Once I placed my entries on the tables I got out the iphone and “did the room”. Unfortunately the lighting was a bit on the dark side and if I was a bit more handy with my iphone camera I bet I could have compensated for that. Here are the aviation related models that caught my eye:
Ok – there are a couple non aviation in there but they also caught my eye! I certainly did not get them all and I am sure the judges had some difficulty determining who got what.
End of the Show
While the contest room was closed for judging I took advantage of the close proximity of the USAF Museum (pretty much the ultimate model show attraction and I published a write up about this visit here). As per the posted and easily accessible show schedule, the contest room doors opened promptly at 4pm and us show participants filed in.
The awards ceremony was brief. Category winner medals were placed beside the models on the tables. The advantage here is that you can see the models that won as you walk by. When everyone was back in the room, the judges took the opportunity to do announcements, acknowledgements and got to the “best of” and theme awards right away.
In terms of the seven unscientific categories offered above, I believe WrightCon nailed it. I had a great time and I highly recommend going. Its a great show put on by a real dedicated and friendly bunch of volunteers. They also make some very nice looking award medallions.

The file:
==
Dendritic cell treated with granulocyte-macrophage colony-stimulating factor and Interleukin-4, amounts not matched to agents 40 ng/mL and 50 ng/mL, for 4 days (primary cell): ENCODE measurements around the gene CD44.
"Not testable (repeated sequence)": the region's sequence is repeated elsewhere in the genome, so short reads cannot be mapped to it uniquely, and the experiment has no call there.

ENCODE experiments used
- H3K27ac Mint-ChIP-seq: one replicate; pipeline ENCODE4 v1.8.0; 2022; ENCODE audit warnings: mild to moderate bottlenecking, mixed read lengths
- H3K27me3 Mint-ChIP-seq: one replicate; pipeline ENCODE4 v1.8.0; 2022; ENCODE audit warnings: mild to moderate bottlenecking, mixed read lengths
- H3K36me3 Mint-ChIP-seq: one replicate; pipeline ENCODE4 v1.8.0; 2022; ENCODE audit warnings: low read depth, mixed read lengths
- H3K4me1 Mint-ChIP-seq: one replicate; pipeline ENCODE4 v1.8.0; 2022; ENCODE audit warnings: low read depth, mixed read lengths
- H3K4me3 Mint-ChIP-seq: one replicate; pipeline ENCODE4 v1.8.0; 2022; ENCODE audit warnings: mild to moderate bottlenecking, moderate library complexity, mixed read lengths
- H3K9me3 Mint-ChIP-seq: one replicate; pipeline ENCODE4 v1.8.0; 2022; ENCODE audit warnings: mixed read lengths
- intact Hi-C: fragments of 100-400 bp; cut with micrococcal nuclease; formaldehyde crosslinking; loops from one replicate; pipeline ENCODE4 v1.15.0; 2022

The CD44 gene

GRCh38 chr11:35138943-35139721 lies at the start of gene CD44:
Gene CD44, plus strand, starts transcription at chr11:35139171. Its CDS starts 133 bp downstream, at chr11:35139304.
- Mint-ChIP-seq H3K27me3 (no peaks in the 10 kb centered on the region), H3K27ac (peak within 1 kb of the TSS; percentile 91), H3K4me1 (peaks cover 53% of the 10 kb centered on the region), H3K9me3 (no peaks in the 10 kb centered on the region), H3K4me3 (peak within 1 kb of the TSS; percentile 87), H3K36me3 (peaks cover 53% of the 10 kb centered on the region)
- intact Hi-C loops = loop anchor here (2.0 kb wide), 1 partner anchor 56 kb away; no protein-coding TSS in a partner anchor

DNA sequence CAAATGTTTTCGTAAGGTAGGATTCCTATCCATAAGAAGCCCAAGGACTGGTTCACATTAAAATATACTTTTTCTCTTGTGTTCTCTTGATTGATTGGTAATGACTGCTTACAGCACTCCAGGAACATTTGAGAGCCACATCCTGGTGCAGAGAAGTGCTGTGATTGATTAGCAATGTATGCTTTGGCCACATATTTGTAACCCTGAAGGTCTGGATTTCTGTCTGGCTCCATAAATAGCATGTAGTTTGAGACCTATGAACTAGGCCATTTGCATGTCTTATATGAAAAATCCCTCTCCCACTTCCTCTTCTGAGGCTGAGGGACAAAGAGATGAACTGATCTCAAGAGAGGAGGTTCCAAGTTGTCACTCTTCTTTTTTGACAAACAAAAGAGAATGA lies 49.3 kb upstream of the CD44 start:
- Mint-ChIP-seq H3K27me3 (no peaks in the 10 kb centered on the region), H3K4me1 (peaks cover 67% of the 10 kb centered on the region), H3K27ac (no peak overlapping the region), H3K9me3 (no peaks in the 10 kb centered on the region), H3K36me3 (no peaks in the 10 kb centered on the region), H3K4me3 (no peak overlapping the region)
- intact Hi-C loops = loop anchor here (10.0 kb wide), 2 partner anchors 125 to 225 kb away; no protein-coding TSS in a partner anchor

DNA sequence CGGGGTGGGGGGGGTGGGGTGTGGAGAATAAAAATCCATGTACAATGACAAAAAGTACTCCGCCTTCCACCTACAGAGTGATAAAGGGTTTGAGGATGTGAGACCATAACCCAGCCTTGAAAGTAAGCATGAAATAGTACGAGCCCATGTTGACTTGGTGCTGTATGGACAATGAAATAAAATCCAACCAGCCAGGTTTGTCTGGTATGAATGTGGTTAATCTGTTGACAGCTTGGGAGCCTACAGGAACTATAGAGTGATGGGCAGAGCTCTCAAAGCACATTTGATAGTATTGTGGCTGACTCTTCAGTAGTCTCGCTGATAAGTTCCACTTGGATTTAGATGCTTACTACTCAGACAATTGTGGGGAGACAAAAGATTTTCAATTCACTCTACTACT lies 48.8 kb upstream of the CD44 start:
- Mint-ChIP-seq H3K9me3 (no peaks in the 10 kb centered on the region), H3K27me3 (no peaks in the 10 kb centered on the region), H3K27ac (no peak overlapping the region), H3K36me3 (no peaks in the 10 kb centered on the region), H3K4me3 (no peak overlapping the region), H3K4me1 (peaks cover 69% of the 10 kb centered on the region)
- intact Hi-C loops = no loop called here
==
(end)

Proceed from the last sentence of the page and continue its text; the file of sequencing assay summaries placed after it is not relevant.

At the awards ceremony it was announced that WrightCon 2020 is officially going to be held again at the Hope Centre in Dayton next spring.
I am becoming a fan of judges placing the awards beside the models on the contest tables as opposed to the considerable amount of time announcing 1st-2nd-3rds and giving out the awards individually. I’m also a fan of putting the awards beside the models and then simply announcing the category winners.
What do you think about how a show handles the award ceremony? Do you like a more fulsome awards ceremony with names announced and awards given out or do you like to only see the theme and best of awards at the end of the contest? I’d like to hear from you in the comments!
Great idea for awards, I too find that many shows drag the awards on and on, category by category to the point of boredom and disinterest. Possibly shows could find a midway meeting when it comes to awards, initially displaying medals alongside the models and then calling the top three builders in each category up as a group so they can receive recognition and thank the judges for bestowing honors on them and their builds. While just placing medals next to the models is efficient, it is rather impersonal, in my opinion.
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That’s a good point Steve.
I like the awards mentality. The only negative is those that pull their models off right away while the announcements are going on. I think that will always happen though unless access to the tables is limited. In the grand scheme of things having the awards on the table is really the best in my opinion. On another note I agree with you about the quality of the show. With over 600 models there was something there for everyone. It was well organized and there is lots to see. Kudos to the judges for finishing on time and doing a thorough job of evaluating the many models they had to look at.